Workers Struggles: Asia, Australia and the Pacific

14 August 1999

Asia

Thai garment workers demand pay increase

Workers at Triumph International (Thailand) went on strike last week over a pay dispute. The company offered increases of 4 to 6 percent over the next three years but the workers are demanding at least 8 percent. In an attempt to intimidate the strikers the company has filed a lawsuit with the Labour Court to force the workers to pay damages worth 21 million baht for the strike.

Strikers set up a picket outside the factory after holding a 500-strong protest rally in front of Government House. Workers claimed that thugs with dogs attended the rally and attempted to disrupt the protest.

Two workers killed in Philippines building collapse

Two building workers were killed and 12 others are missing after a four-storey apartment building under construction in Cebu City collapsed without warning. The workers had been spending the night in the building after they had finished work. The death toll could have been much higher but only 36 workers out of 70 had stayed overnight.

Cebu City Mayor Alvin Garcia directed the Office of the Building Official (OBO) to investigate whether the contractor and owner of the building had violated the national building code. According to the OBO's initial assessment, the building collapsed because its pillars were weak.

“The cables used for the columns, beams and flooring were too small,” she said. She reported that the building has structural defects because 20-millimetre cables instead of 25-millimetre cables had been used in its construction.

The contractor's building engineer at first attempted to pass off the collapse as “a stroke of bad luck” but was forced to admit that the columns supporting the whole structure were weak, too high and not reinforced by lateral support.

PNG health workers end strike

A week-long strike by over 6,000 community health workers in Papua New Guinea was closed down this week after union leaders signed an agreement with the government and the health services management.

The workers went on strike to demand the payment of over 40 million kina owed to them for the services they carried out for the public health system before they were incorporated as employees in a public service restructure at the end of 1989.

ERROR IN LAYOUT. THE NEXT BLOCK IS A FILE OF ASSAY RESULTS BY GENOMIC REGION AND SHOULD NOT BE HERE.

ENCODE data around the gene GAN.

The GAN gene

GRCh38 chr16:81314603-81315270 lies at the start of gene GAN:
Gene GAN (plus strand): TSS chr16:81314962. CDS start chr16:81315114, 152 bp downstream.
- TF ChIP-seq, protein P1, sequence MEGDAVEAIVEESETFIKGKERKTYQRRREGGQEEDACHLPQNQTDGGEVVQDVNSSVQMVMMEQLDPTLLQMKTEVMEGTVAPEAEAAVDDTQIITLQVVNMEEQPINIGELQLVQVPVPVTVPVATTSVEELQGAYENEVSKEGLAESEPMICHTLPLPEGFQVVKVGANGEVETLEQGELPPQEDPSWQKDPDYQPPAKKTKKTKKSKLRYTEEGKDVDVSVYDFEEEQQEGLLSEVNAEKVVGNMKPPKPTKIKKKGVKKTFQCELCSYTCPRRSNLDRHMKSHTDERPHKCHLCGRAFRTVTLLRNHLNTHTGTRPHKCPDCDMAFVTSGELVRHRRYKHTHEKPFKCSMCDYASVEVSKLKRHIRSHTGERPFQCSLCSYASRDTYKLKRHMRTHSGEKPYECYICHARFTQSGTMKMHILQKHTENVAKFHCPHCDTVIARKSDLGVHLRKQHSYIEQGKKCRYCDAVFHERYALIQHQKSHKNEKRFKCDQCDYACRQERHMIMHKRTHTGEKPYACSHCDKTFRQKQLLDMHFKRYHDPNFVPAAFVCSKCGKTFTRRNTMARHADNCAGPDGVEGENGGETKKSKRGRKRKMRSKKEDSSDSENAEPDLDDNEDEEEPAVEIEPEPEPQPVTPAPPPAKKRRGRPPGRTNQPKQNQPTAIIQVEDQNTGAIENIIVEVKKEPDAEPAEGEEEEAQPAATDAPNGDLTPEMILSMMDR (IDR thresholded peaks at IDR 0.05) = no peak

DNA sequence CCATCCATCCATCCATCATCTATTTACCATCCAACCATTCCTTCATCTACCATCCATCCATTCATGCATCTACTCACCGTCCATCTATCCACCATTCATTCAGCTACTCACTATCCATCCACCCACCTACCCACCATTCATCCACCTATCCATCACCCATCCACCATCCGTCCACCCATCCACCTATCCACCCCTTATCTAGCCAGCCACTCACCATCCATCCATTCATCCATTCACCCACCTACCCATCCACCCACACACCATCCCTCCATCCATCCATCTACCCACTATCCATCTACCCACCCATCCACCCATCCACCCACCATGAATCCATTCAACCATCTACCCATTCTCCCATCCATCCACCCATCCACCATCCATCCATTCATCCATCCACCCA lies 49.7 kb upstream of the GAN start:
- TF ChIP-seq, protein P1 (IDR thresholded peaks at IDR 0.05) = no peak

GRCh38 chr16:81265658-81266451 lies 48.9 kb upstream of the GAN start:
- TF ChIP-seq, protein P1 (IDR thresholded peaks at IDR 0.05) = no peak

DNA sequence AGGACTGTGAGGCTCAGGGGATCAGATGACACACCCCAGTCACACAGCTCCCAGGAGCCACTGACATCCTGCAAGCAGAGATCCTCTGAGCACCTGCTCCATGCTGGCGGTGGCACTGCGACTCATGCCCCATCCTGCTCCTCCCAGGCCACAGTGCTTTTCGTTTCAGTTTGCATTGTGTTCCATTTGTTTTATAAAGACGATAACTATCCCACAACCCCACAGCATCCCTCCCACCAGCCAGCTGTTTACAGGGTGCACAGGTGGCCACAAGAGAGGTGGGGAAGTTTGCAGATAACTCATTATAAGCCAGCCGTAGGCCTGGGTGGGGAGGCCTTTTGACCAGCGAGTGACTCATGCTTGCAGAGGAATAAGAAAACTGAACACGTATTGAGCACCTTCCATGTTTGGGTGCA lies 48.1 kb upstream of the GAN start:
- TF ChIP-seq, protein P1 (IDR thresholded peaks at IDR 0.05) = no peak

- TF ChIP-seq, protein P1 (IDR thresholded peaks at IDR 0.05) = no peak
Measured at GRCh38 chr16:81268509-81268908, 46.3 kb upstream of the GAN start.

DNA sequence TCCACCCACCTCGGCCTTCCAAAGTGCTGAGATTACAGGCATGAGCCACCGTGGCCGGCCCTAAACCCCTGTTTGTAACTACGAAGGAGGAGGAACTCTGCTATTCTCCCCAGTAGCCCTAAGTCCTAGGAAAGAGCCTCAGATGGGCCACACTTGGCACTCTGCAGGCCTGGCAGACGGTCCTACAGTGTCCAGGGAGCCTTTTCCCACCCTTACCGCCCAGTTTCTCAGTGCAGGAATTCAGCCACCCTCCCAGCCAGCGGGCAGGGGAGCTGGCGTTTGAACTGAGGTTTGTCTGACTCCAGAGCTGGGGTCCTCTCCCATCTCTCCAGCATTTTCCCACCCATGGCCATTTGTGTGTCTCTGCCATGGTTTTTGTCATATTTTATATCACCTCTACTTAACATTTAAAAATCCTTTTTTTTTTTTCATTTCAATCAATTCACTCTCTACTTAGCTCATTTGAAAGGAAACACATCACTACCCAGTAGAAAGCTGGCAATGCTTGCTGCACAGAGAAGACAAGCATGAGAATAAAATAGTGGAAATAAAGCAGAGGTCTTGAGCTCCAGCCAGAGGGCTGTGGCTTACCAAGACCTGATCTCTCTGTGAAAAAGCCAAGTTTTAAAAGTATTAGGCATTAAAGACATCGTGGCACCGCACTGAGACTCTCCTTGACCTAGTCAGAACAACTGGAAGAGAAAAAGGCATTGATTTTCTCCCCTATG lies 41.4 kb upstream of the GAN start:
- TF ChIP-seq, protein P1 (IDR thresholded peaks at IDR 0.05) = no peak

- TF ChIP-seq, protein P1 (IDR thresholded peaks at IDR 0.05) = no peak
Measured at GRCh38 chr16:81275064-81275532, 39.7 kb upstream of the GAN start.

While the new agreement, known as the Memorandum of Understanding, assures the workers that they will receive their payment, a government spokesman said this week that it would not be possible to meet the demand until the new year because of the “current economic situation”.

Under the memorandum the union has agreed to cooperate with the Health Department to collect data on all workers and to single out those they consider are “too old” for service and who should be retrenched.

The union is actively encouraging workers to accept retrenchments. A leading union official said that while he could not say when all the workers would receive their back payments he had been assured by the government that those accepting redundancy would be paid immediately they “leave their place of work”.

Australia and the Pacific

Mass rallies oppose new industrial laws

Over 50,000 workers and supporters marched in Melbourne on Thursday to oppose the Howard government's “second wave” industrial legislation that will further undermine workers' rights and working conditions. Another 10,000 marched in Adelaide on the same day.

The legislation currently before parliament will end the closed union shop and allow employers to strip away what remains of award working conditions.

The main theme of both protests was to put pressure on the Australian Democrats to block the legislation when it comes before the Senate. Led by union officials, marchers chanted: “Just say no”.

Australian Council of Trade Unions president Jennie George told the Melbourne rally that the “Democrats had better decide which side they are on”. However, a message read to the rally from the Democrats leader Meg Lees promised only to oppose the legislation “in its present form,” not reject it outright. Earlier, the Democrats' workplace relations spokesman Andrew Murray said the party “would not write it (the legislation) off” because that “just makes the process worthless.”